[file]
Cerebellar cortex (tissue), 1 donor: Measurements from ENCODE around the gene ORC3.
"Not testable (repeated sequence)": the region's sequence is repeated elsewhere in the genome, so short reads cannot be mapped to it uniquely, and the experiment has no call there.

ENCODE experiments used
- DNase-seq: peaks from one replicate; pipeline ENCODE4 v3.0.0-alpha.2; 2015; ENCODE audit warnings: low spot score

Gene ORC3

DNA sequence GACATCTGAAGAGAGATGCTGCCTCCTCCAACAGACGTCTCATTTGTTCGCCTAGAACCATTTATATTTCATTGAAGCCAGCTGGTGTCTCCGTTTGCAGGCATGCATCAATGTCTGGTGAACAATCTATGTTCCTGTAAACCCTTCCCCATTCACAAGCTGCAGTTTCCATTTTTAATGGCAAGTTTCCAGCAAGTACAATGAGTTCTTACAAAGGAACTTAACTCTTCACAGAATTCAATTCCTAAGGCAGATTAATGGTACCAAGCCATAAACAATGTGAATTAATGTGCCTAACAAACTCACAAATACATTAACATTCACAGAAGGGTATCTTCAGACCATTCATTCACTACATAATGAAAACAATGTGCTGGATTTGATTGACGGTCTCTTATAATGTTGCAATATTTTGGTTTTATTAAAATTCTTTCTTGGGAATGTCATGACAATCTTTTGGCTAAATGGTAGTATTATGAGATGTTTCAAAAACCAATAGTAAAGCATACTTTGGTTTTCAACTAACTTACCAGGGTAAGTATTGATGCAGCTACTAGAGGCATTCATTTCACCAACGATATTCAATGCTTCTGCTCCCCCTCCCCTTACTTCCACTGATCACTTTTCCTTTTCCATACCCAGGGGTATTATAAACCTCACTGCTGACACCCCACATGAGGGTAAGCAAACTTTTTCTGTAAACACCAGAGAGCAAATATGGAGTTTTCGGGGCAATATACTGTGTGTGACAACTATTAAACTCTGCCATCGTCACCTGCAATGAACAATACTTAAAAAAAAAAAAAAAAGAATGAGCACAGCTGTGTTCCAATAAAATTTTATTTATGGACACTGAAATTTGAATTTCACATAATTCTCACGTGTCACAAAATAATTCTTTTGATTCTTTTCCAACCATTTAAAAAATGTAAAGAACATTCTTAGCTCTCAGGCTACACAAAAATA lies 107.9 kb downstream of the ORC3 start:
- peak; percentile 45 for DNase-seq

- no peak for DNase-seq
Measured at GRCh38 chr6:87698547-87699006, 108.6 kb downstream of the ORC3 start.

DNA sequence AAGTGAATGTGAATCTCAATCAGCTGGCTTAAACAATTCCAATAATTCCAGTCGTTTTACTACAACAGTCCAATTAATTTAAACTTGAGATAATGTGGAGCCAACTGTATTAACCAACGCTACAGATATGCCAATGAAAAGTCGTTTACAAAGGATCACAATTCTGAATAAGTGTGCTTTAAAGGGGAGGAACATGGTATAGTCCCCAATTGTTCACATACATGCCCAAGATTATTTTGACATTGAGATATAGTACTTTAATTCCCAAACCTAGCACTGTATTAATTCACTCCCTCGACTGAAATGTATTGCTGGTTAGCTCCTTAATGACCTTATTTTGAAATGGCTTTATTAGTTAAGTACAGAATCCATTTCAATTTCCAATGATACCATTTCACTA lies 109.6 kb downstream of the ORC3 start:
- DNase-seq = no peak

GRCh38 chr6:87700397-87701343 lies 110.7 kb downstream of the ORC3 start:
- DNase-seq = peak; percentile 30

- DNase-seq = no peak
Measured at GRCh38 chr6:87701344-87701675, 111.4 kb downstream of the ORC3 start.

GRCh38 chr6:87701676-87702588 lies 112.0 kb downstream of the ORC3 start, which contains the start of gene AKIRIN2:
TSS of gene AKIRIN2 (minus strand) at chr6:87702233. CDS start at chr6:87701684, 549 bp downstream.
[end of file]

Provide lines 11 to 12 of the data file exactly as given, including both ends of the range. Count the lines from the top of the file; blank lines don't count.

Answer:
- DNase-seq = no peak

GRCh38 chr6:87700397-87701343 lies 110.7 kb downstream of the ORC3 start: